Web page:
COLUMN-Stronger China economy a boost for commodity demand? Maybe not: Clyde Russell
--Clyde Russell is a Reuters market analyst. The views expressed are his own.--
By Clyde Russell
LAUNCESTON, Australia, Jan 21 (Reuters) - It sounds logical that China's re-accelerating economic growth and industrial output are positive signals for commodity demand, but that's not necessarily the case.
There appears at best to be a very loose correlation between gross domestic product and industrial output on the one hand, and growth in imports of crude oil, iron ore and copper on the other since the end of the 2008 global recession.
What appears more likely is that there is a level of base demand related to economic growth and industrial activity, but that the peaks and troughs of commodity demand are more correlated to inventory and price cycles.
Gross domestic product grew by 7.9 percent year-on-year in the fourth quarter, up from 7.4 percent the previous quarter, and industrial production by 10.3 percent, the fastest pace in nine months.
Both these numbers were above the consensus expectation and have almost universally been interpreted as a sign that China's economy is regaining momentum from the slowdown engineered by the authorities to tackle inflation and the risks of asset bubbles.
Commodity demand was also fairly strong in 2012 despite the mid-year economic slowdown that roiled prices, especially for iron ore.
Crude oil demand was 7.3 percent higher in the 12 months to December, while iron ore was up 8.4 percent and refined copper imports surged 30.3 percent.
But in 2011, when GDP grew by 8.9 percent and industrial production by 12.8 percent, oil demand grew at just 5.5 percent from the year before, while copper appetite increased by only 5.9 percent.
Only iron ore import demand was stronger in 2011 than 2012, growing by 10.9 percent in the earlier year.
However, iron ore demand was negative in 2010 at -1.5 percent, a year in which GDP jumped 9.8 percent and industrial output by 13.5 percent.
A graph of China GDP against iron ore imports shows a high degree of correlation prior to the 2008 financial crisis, peaking at 0.884 at the end of 2007, with 1.0 being perfectly correlated, 0.0 having no linkage at all and -1.0 being perfectly inversely correlated.
Since that peak the correlation steadily sunk to around zero by mid-2009 and has declined to -0.67 as of the end of 2012, meaning that iron ore imports are now more likely to move in the opposite direction to GDP growth.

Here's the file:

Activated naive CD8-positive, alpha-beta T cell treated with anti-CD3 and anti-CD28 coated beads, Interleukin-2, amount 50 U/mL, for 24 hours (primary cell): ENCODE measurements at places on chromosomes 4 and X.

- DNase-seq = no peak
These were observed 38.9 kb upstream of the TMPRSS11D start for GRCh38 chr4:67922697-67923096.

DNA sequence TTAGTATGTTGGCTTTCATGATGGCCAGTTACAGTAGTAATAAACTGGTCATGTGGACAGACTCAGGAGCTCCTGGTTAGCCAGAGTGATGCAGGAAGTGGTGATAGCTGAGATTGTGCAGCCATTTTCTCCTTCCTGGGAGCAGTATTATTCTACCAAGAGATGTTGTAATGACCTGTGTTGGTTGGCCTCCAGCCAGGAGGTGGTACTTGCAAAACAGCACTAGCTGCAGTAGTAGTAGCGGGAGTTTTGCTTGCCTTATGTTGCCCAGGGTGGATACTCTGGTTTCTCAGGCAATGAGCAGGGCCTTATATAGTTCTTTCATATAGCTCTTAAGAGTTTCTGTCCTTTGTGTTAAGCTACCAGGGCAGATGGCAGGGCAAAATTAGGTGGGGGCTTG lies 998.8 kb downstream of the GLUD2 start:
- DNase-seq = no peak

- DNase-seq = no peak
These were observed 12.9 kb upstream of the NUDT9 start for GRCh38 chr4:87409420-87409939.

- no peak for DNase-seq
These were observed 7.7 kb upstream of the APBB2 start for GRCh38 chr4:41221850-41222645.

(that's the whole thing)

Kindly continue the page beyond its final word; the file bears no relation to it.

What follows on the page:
Charting spot iron ore prices <.IO62-CNI=SI> against imports shows that peaks in prices generally have been followed by lower imports and vice versa.
For example, when prices tumbled to a three-year low in September last year, iron ore imports had jumped to 70.94 million tonnes by December from 56.43 million tonnes in October.
Conversely when prices rose to above $180 a tonne in January 2011 from around $130 in July 2010, imports tumbled to 48 million tonnes in February 2011 from 69 million that January.
Even allowing for the effects of the Lunar New Year around that time, imports were still weak for the following seven months, not climbing above the 60 million tonnes-a-month mark until September 2011.
Much of the strength behind record iron ore imports in December last year was put down to steel mills restocking, and not just the price weakness in the prior months.
If it's a valid argument that commodity imports are more driven by price and inventories than by economic growth, then the 81 percent jump in the spot price to the peak earlier this month from the low in September should result in a slackening in import growth in the next few months.
Turning to crude oil, and it appears that much of the growth in 2012's imports was because of inventory building in the first half, with a gap of as much of 500,000 barrels per day between imports and implied consumption.
This stockpiling of both commercial and strategic reserves meant crude demand was stronger than it should have been under the prevailing economic circumstances.
Copper imports are even less reliable as an indicator of economic activity, given the role of the metal as a vehicle for financing.
While stronger economic activity will almost certainly result in increased commodity demand, this probably only works over a longer-term view and isn't necessarily helpful in working out the likely path of imports over a time horizon of up to about six months.
(Editing by Joseph Radford)